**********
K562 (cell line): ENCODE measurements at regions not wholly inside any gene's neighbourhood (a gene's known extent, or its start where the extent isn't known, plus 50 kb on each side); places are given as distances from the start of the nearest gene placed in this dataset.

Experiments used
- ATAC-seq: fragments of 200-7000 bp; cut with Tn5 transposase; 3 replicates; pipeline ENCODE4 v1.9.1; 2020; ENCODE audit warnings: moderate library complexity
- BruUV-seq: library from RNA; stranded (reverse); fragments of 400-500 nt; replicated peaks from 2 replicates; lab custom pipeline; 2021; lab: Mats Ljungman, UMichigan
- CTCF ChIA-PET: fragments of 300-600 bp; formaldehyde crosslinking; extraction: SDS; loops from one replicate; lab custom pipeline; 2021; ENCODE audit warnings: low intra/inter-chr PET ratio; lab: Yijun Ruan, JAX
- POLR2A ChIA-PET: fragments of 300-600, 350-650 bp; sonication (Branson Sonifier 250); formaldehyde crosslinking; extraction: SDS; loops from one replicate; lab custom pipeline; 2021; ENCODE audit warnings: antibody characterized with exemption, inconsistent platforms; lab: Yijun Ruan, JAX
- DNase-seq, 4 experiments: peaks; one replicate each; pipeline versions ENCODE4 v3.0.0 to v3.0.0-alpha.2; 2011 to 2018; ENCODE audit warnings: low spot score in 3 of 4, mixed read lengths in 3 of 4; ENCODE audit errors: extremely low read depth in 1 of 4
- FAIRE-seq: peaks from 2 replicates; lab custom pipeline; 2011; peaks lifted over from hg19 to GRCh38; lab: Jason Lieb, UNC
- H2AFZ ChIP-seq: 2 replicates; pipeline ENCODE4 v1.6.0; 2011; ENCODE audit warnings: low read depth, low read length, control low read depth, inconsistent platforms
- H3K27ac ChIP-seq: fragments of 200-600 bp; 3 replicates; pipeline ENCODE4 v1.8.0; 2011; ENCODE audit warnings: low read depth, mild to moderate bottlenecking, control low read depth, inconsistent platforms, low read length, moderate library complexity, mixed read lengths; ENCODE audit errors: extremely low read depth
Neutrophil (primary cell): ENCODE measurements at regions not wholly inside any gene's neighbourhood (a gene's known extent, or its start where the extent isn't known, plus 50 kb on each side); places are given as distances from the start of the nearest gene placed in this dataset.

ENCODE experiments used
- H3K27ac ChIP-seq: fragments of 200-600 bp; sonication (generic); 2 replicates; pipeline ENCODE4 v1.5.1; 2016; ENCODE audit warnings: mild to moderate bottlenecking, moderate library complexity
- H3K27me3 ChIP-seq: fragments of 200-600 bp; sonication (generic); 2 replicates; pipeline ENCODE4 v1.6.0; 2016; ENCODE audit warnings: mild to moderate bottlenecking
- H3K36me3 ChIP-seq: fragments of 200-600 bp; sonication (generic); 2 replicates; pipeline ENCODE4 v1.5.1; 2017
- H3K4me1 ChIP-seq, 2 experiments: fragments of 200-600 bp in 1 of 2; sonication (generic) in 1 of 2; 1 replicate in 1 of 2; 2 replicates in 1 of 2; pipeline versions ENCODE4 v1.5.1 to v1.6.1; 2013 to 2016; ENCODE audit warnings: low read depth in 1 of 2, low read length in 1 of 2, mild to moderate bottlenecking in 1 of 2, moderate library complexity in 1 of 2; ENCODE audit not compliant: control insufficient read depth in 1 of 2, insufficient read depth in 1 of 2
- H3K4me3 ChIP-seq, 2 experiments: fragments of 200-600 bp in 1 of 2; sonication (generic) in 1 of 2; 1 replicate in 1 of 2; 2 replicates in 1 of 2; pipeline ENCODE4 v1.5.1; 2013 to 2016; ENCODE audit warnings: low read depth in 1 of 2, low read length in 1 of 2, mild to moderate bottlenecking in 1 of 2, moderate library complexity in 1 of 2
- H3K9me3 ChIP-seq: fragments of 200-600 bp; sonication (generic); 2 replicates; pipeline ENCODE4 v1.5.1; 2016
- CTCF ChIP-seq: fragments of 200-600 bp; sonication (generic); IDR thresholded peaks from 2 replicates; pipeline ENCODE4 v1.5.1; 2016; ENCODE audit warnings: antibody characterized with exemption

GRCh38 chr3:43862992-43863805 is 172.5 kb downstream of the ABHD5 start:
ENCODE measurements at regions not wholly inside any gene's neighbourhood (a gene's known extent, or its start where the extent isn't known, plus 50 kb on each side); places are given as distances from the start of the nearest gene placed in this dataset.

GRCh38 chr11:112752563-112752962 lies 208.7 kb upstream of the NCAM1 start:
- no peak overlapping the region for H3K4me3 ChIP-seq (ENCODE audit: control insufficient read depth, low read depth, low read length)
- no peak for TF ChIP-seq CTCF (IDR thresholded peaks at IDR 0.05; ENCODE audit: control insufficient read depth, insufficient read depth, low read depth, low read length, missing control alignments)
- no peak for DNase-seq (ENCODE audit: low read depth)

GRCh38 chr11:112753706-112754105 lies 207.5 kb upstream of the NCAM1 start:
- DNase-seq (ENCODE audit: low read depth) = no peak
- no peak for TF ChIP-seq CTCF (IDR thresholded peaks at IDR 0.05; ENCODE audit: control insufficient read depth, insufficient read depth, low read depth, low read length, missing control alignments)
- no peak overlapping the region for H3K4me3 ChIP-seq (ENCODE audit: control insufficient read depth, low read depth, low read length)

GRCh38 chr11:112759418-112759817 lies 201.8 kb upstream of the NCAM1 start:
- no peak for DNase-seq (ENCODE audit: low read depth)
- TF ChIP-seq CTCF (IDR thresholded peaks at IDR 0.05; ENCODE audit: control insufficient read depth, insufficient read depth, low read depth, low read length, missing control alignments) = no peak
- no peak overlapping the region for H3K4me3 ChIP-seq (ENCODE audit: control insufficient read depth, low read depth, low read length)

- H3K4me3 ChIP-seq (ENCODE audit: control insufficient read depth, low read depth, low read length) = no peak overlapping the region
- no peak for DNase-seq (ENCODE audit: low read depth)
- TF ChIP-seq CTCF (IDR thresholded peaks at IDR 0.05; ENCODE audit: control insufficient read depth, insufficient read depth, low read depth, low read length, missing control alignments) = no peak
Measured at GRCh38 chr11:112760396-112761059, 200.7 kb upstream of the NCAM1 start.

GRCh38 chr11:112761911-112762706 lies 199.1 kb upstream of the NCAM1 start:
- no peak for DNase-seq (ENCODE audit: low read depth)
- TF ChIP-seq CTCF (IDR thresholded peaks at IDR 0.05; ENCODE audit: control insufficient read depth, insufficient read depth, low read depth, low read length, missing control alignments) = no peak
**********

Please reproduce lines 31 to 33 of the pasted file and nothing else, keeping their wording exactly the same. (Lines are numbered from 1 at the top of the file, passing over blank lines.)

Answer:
- no peak for DNase-seq (ENCODE audit: low read depth)
- TF ChIP-seq CTCF (IDR thresholded peaks at IDR 0.05; ENCODE audit: control insufficient read depth, insufficient read depth, low read depth, low read length, missing control alignments) = no peak
- no peak overlapping the region for H3K4me3 ChIP-seq (ENCODE audit: control insufficient read depth, low read depth, low read length)